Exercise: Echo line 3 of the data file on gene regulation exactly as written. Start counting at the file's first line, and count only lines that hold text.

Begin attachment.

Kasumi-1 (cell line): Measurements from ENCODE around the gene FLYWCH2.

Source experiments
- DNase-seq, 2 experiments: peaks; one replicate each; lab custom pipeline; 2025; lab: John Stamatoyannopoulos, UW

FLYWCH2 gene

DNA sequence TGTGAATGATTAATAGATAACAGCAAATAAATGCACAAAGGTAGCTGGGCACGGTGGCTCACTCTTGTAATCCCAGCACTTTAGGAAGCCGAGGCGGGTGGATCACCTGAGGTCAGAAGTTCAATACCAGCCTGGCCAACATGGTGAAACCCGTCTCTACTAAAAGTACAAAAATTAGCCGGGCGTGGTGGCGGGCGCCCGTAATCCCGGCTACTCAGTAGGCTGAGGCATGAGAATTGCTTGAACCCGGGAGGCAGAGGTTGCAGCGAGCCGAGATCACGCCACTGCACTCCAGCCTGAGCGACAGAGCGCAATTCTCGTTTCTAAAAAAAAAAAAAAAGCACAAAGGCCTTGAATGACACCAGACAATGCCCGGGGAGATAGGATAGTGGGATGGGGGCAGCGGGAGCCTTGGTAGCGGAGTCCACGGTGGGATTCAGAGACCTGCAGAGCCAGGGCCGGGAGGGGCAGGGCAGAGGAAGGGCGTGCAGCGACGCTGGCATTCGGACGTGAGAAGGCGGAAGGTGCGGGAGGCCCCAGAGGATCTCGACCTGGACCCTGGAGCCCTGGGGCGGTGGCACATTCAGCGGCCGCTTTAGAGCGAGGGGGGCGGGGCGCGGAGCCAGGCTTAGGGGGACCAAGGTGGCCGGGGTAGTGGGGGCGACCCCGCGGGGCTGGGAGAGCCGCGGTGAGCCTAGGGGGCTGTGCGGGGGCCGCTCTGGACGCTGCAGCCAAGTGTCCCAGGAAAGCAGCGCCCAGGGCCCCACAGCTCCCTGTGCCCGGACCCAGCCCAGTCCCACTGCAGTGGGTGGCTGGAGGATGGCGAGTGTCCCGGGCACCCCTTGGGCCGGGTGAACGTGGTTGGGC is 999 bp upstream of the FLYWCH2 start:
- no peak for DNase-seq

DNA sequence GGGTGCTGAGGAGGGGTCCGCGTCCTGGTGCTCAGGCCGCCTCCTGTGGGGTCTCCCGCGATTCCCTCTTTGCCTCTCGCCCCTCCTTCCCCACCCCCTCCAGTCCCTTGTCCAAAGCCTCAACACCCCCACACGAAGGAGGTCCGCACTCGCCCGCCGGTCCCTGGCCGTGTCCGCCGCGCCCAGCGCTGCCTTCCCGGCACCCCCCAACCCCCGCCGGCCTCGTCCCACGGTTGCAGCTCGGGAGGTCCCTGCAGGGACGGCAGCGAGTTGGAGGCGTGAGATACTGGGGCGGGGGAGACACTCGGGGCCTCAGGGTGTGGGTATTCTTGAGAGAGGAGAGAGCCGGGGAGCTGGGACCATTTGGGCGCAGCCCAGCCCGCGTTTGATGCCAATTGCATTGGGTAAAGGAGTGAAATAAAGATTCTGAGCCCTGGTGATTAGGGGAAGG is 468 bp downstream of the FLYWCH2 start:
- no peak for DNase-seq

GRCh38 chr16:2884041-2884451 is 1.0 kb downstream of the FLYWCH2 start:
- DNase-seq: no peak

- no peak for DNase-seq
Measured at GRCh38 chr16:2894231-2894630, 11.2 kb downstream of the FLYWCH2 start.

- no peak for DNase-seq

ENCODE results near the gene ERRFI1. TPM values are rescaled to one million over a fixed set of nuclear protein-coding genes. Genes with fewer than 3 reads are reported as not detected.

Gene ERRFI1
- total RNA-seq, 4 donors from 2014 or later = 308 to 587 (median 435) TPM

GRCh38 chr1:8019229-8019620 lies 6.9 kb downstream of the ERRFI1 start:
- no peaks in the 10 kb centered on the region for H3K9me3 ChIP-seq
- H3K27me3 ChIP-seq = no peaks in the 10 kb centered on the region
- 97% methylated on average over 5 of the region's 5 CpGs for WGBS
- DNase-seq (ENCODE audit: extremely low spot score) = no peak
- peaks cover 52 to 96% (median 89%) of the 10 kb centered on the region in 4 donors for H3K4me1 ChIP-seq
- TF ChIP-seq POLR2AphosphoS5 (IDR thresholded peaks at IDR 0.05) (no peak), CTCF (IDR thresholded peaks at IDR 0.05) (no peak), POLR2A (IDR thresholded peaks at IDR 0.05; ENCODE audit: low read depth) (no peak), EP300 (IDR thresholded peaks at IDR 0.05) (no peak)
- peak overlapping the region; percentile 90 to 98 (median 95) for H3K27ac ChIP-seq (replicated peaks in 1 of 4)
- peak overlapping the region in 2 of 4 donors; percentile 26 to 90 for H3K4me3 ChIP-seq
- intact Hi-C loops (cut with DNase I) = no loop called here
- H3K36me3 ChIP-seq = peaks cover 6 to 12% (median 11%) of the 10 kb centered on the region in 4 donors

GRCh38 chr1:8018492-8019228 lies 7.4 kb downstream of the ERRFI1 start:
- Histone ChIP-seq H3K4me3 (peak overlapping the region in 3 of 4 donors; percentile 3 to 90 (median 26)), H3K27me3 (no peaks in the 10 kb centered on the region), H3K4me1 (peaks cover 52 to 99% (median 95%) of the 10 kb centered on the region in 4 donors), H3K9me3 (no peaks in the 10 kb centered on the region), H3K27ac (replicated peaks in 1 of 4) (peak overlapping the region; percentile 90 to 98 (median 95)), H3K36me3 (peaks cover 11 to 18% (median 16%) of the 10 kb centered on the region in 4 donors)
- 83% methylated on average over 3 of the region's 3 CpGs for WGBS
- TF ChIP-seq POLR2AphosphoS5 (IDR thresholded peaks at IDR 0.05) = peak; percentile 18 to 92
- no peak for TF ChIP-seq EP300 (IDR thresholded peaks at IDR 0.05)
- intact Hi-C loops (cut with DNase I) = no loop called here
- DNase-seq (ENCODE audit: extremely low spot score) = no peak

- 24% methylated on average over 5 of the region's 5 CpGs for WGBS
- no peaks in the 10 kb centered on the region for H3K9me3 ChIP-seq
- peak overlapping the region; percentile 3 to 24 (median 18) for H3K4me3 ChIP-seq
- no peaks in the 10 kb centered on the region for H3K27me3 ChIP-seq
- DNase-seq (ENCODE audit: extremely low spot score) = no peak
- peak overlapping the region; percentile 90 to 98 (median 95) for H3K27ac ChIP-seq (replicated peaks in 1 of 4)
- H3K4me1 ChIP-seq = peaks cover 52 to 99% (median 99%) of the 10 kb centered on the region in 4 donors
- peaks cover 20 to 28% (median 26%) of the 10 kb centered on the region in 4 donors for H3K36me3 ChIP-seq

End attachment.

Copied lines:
- DNase-seq, 2 experiments: peaks; one replicate each; lab custom pipeline; 2025; lab: John Stamatoyannopoulos, UW